With bright spots in real estate, health care and regulatory work, Chicago's legal community reported a fairly strong first half of 2013 following years of slow recovery. But like most in the Midwest region, the real focus is on whether revenue growth will accelerate so that clients can boost their legal spends overall.

"Companies are beating [earnings] projections, but that's due largely to continued cost-cutting — and law firms live on the debit side of the balance sheet," said J.P. Helder, a legal recruiter at H3 Counsel LLC. "We might have to wait until the fourth quarter to see any real evidence of that."

From attorney Jeffrey Stone's perspective, the legal market is "not out of the woods." He said, "The economic recovery is continuing. We've had a strong first half, but it's not as robust as everyone would like it to be." Stone is a trial lawyer and chairman of McDermott Will & Emery's management committee. "People are still feeling vulnerable."

At Sidley Austin, incoming management committee chairman Larry Barden offered a similar scenario: "This is not an explosive economy, but it's improving." Major Chicago-area firms are responding to the phase-in of the Affordable Care Act with increasingly busy health care practices, and white-collar investigative work is growing to satisfy the Foreign Corrupt Practices Act and the Whistleblower Protection Enhancement Act.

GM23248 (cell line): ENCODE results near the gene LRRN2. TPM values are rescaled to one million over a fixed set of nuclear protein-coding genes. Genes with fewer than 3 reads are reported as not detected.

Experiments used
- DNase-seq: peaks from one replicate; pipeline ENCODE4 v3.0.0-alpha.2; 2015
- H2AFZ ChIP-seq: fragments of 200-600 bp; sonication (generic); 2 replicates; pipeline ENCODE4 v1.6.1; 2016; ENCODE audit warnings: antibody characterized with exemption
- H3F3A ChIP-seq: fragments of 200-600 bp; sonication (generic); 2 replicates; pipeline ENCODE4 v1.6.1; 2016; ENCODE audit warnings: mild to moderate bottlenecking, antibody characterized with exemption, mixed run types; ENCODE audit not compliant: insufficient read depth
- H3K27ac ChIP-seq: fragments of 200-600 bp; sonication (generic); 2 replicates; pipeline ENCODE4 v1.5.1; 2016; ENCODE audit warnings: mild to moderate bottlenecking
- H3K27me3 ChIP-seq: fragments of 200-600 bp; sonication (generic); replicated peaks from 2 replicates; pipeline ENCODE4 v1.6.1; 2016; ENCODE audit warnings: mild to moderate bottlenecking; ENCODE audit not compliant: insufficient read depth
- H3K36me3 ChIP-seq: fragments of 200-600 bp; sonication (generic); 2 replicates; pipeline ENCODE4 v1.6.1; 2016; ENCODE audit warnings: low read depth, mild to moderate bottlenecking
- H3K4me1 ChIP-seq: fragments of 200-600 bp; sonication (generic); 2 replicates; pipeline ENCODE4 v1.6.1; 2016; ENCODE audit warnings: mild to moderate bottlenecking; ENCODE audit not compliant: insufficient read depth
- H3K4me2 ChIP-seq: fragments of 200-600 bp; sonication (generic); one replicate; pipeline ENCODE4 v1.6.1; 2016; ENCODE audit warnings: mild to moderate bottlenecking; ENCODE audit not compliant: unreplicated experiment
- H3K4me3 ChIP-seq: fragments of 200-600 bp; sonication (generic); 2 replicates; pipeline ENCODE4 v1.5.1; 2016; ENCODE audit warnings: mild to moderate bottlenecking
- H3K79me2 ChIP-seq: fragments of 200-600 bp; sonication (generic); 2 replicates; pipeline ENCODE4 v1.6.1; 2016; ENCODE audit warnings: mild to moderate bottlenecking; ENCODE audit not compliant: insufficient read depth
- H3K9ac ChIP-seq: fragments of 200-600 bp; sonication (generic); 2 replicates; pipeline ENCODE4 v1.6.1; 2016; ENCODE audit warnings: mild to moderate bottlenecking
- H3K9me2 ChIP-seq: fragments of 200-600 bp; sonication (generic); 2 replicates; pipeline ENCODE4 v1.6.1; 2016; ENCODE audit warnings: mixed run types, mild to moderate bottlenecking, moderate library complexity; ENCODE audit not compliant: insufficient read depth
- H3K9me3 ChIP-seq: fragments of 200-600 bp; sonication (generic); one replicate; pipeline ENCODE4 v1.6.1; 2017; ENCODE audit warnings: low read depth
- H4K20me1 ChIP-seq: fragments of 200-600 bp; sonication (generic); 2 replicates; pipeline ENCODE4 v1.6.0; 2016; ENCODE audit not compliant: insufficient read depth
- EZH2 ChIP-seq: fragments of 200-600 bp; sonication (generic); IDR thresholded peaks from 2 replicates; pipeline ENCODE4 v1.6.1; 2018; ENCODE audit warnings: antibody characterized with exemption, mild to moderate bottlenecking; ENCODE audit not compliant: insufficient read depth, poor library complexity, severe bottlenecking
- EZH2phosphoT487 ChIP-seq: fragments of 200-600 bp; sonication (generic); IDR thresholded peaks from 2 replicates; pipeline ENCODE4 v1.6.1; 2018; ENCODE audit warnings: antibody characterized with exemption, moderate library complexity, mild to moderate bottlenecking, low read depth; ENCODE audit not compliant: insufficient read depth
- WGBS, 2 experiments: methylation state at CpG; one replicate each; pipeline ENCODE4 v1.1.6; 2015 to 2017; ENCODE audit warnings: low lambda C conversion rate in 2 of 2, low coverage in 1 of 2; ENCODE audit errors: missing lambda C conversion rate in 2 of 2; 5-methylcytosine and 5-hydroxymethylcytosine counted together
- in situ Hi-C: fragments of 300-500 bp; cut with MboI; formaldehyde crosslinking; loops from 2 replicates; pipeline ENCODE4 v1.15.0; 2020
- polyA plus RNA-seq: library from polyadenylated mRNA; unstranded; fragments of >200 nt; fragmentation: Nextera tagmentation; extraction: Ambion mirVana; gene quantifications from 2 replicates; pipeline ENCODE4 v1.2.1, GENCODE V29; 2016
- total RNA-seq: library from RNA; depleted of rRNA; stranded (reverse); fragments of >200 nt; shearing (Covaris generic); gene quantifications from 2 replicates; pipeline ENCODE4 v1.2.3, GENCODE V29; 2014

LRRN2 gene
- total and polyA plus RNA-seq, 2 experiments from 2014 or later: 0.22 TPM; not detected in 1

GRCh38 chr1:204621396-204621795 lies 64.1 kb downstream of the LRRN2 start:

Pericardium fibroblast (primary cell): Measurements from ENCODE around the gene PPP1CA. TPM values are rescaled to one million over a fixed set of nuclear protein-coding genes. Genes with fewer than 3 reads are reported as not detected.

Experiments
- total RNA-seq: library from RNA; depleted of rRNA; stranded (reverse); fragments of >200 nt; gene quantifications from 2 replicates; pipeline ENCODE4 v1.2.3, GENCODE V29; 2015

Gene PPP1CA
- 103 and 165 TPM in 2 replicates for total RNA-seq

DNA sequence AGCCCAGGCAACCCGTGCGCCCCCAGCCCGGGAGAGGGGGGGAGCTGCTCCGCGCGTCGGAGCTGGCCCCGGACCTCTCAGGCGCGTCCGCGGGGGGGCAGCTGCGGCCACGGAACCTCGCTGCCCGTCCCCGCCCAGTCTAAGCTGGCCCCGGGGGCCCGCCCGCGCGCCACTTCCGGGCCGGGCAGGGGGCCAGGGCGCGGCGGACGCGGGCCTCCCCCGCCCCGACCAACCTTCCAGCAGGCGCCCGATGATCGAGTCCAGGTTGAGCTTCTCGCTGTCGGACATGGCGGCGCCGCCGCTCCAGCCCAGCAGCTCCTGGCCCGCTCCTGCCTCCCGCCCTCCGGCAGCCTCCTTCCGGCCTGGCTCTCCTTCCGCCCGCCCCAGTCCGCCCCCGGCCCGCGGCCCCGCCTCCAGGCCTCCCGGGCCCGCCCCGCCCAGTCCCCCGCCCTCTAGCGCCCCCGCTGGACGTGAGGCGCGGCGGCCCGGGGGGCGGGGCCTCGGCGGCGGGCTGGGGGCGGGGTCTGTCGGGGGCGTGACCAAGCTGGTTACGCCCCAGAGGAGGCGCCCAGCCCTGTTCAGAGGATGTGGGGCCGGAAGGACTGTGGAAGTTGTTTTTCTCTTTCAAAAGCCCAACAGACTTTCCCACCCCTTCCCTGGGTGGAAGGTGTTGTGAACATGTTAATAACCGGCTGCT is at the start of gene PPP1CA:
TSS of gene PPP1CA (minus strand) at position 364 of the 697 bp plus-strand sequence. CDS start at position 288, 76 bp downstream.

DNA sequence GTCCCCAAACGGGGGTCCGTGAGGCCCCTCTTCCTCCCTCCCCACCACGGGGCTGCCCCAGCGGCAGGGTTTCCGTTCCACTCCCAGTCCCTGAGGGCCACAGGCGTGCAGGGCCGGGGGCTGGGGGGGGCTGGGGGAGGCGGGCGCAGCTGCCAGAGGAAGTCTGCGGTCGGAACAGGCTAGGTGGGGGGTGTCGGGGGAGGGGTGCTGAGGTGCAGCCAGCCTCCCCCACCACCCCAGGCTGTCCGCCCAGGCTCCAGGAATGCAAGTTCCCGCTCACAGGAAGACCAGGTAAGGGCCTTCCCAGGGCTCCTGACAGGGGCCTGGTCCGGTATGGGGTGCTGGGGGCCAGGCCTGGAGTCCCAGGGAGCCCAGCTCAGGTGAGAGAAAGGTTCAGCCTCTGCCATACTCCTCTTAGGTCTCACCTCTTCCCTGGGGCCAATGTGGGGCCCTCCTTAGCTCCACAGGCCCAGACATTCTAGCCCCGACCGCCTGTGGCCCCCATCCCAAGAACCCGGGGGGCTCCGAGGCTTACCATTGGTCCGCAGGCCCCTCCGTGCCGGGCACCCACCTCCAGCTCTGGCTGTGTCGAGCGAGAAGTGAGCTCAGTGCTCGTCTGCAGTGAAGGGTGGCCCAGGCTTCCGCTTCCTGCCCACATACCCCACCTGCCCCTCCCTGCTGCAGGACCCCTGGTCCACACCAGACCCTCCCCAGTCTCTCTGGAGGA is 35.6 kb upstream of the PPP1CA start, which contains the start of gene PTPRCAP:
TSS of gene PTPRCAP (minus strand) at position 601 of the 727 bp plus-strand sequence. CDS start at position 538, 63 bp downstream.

As the business capital of the Midwest, state government figures show that more than 45,000 lawyers are licensed in Chicago's home, Cook County, with roughly half as members of the Chicago Bar Association. Among the nation's largest 350 law firms, 7,745 work in the city.

Gary D'Alessio of Chicago Legal Search Ltd. said the city's hiring environment remains relatively slow because there's no pressure to hire in more than a few areas — real estate being the most active. "After that, you're seeing labor and employment, trusts and estates, and patents and prosecution," he said.

Most firms hiring are bringing in experienced laterals in specific areas. "A portable book-of-business threshold today is $1 million on average, and big firms want $2 million to $3 million," D'Alessio said; two to three years ago, the threshold was about half that size.

This trend is forcing big-firm attorneys to consider moving to smaller, specialty firms or to in-house positions where rainmaking is no longer a factor, he said. "Every five lawyers I talk to, two to three of them want to be in-house. A lot of lawyers are just not trained to develop business, and they'd rather just satisfy their internal client."